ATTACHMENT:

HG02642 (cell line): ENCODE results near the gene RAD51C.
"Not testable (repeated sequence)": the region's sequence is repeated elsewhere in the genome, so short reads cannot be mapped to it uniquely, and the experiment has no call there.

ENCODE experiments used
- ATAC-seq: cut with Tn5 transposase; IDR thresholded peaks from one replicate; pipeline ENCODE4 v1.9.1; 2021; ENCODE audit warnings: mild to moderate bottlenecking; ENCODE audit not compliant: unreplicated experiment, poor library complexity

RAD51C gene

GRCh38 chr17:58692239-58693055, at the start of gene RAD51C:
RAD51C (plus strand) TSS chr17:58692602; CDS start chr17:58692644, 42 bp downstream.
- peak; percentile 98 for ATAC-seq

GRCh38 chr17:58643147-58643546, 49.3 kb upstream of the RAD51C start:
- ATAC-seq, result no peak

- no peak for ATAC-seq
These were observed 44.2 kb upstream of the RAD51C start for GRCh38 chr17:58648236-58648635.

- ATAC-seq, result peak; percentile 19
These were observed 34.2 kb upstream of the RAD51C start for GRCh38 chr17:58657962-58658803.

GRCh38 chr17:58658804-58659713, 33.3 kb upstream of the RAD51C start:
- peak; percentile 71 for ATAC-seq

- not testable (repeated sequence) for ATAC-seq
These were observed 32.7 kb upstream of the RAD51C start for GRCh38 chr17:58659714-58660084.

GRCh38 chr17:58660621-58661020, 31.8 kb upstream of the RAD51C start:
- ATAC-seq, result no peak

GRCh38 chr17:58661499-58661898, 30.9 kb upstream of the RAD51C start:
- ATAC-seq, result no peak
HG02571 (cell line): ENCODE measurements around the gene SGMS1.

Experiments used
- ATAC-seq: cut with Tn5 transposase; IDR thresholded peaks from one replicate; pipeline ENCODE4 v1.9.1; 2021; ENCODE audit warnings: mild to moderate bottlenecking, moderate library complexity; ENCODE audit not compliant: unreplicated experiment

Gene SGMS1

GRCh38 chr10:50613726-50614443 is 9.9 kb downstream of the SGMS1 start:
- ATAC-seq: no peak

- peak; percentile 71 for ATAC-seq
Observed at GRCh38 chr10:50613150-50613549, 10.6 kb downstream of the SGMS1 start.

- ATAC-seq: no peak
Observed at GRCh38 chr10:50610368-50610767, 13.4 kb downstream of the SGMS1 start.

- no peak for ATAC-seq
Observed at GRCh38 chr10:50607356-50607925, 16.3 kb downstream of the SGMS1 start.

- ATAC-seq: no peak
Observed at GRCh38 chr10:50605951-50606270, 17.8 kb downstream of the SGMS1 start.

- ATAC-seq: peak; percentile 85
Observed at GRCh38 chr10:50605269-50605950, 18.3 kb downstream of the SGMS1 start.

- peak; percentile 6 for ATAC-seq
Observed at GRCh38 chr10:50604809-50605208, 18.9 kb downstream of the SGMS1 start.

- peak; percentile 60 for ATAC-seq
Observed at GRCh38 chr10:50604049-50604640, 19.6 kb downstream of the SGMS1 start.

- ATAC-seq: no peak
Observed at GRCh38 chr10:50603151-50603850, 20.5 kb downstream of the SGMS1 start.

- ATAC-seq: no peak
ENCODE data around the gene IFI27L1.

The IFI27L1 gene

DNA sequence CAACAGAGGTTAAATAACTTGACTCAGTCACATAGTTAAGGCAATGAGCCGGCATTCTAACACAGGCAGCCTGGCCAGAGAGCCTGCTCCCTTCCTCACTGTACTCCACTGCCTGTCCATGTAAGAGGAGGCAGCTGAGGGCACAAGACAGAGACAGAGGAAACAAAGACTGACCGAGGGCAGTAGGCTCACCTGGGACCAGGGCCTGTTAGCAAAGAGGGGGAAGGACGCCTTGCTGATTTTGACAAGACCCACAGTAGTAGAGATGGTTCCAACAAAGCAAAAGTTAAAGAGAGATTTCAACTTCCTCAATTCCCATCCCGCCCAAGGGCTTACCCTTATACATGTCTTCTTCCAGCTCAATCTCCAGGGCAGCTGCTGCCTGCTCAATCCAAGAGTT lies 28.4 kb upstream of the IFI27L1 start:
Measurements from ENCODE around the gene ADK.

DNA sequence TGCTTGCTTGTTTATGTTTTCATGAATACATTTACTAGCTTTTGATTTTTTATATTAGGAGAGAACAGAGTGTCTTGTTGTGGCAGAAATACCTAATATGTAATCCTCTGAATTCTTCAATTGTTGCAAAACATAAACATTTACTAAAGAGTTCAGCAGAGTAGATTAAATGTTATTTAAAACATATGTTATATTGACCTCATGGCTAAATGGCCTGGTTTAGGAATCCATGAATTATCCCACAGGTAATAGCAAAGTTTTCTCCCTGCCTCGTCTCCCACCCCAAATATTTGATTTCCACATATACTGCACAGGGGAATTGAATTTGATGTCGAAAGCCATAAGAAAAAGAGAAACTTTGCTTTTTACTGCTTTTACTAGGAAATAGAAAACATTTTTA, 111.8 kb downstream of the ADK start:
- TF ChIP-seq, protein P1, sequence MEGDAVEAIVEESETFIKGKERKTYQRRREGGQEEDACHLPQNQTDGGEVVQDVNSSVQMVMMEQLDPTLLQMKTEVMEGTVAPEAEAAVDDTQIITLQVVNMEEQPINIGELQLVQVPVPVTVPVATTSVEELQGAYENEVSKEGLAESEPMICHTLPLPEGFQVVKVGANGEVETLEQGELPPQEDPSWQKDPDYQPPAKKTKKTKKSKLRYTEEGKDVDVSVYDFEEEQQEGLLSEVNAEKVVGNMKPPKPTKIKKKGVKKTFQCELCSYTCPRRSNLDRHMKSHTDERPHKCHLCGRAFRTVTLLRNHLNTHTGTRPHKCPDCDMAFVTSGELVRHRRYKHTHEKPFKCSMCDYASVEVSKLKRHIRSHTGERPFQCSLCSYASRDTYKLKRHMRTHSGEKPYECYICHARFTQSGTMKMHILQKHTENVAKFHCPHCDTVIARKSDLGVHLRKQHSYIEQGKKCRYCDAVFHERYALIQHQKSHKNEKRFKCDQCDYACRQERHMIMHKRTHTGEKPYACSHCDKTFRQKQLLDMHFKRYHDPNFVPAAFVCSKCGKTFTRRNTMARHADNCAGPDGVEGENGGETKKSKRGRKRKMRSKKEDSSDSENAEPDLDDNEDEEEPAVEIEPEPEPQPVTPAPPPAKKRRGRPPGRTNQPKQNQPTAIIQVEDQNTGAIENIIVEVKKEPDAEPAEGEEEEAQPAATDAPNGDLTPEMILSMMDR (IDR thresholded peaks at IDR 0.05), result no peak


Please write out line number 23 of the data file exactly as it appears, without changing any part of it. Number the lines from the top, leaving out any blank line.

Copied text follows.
HG02571 (cell line): ENCODE measurements around the gene SGMS1.